My main objective has been to identify a specific medieval line that went missing sometime around 1478, and which may be the link to the Devon families of Newberry. I am exploring clues that have previously been misunderstood in ancient sources such as cartularies, heraldry, chancery records, fines, wills and inquisitions post mortem. Fortunately, several knowledgeable colleagues who have experience in the English records, and degrees in the ancient history of England, have fallen in beside me to follow this fascinating family.

The 16th and 17th century Newberry clan inhabited parts of Devon that border modern day Dorset and were formerly part of the same until the mid 19th century. In most circles, all the surname permutations are thought to be part of the early armigerous Neuburgh family of Dorset.

Jumping ahead to New England and the "Great Migration" from the West Country of Dorset/Devon, some old assumptions begin to fall apart.  John Newburgh's pedigree was published by genealogist Joseph Gardner Bartlett, in his 1914 work The Newberry Genealogy. Bartlett's work has recently come under intense scrutiny and criticism. As early as 1925, the College of Arms informed him of errors in the pedigree. Since that time, little attention has been given to the inaccuracies discussed between Bartlett and Sir A.T. Butler. Unfortunately, the Internet continues to promulgate his errors.

Another man named Richard Newberry was also living in Massachusetts by 1643. Recent DNA evidence (one test so far) suggests the two men were probably not related; however, additional tests will be needed to verify this. Another individual who was part of the colonial experiment was Rev. Walter Newburgh, who was thought to be related to both the Newberry men that settled in New England. Rev. Newburgh, however, never made it to America. He died in 1631. 

The "Father of New England," William White was close friends with Rev. Newburgh, who was recognized among those who helped finance the first immigrants to New England. A group of gentry and merchants formed an organization known as the Dorchester Adventurers.  Newburgh is listed among those who moved the immigration experiment forward under the direction of White who led the Puritans.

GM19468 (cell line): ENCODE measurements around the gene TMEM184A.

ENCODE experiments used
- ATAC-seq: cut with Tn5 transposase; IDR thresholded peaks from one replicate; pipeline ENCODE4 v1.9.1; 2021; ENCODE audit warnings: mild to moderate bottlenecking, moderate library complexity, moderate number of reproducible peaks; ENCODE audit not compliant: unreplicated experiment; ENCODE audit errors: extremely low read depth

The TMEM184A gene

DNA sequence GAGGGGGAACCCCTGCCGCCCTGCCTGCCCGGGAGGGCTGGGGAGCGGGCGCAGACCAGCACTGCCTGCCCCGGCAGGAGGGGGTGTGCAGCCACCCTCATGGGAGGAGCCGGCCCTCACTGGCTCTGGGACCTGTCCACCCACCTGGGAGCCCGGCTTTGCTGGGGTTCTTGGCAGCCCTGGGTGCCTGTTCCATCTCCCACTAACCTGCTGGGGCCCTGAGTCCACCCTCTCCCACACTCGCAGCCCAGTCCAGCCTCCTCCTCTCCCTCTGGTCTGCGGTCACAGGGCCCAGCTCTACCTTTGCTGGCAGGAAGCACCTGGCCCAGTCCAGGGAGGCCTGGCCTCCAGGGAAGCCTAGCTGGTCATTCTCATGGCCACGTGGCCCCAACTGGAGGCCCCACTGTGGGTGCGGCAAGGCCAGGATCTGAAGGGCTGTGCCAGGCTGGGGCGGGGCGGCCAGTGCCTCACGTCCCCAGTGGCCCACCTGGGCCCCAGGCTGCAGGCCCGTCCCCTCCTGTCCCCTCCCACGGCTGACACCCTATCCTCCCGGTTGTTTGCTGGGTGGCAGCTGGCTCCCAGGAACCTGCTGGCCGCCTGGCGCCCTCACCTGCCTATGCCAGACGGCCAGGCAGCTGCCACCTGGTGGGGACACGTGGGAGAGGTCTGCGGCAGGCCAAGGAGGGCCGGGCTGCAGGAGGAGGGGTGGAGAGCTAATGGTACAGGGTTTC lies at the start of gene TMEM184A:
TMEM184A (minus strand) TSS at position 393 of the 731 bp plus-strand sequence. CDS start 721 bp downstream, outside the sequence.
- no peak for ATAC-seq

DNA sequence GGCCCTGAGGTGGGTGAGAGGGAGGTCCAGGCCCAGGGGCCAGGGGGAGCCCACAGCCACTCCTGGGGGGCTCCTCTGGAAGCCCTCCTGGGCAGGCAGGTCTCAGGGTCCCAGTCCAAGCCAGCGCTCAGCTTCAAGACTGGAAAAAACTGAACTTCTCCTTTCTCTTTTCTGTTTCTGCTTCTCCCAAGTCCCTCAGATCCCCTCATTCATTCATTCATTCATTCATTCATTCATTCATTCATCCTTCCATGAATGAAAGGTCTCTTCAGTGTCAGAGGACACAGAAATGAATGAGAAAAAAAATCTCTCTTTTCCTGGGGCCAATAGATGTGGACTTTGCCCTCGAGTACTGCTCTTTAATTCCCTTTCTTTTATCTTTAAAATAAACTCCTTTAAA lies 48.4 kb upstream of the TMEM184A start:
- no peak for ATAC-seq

A colonial case I have been studying involves young John Newberry, who at the age of nineteen was said to have hanged in Windsor, Connecticut for a distasteful crime. This son of Thomas Newberry, whom 19th century historians declared as dead, was actually banished - back to England. For three and a half centuries his demise was based on five unclear words scrawled in the back of a diary penned by a man named Matthew Grant. Digging into records on both sides of The Pond, I have been able to reconstruct some of what actually happened to John Newberry, Hanged Man of Windsor. I am currently seeking a venue to publish this story. My interest was piqued after reading the Roger Wollcott Papers, noting important points Bartlett had missed in his investigation of the same.  See below.

Current Project:

In 2013-14, I will be publishing a book titled, Two Castles, The Newburgh Legacy 1400-1485. This is a study of the medieval Dorset Newburgh family, who descended from the Earls of Warwick. The focus of the book is on the society and family of John Newburgh, Esq. who after a long tenure as the Lord of Lulworth Castle, died in 1484, The book will cover not only his family, but the friends and associates who surrounded him at his death.  New details on his pedigree will be revealed.

My Vitae:

The Newberry family, Saga of a Clan
Newberry DNA Project, Administrator - partnering with DNA Consultants of Phoenix. 
*Administrator and founder of World Wide Newberry Project and DNA Study - a private research web site for all families Newberry
* Administrator and founder Hidden Nations, Smoke Signals a web site dedicated to Indian Research - my family.com - by invitation only.
*Former Administrator of the James A. Newberry family web site - myfamily.com - by invitation only website
*Former Administrator and founder of the George and Hannah Maria Newberry Morris family web site - myfamily.com - by invitation only.

Author of:
























The Quiet Patriarch - The Life of James A. Newberry, Native American Pioneer," In-the-Works Productions, 2006. Copies available from author. Click here. 

The Quiet Patriarch is currently being prepared for a second edition which will be offered only in ebook format.Newer research will be added as well as an errata page to correct previous errors. This book is still available in paperback form from the author.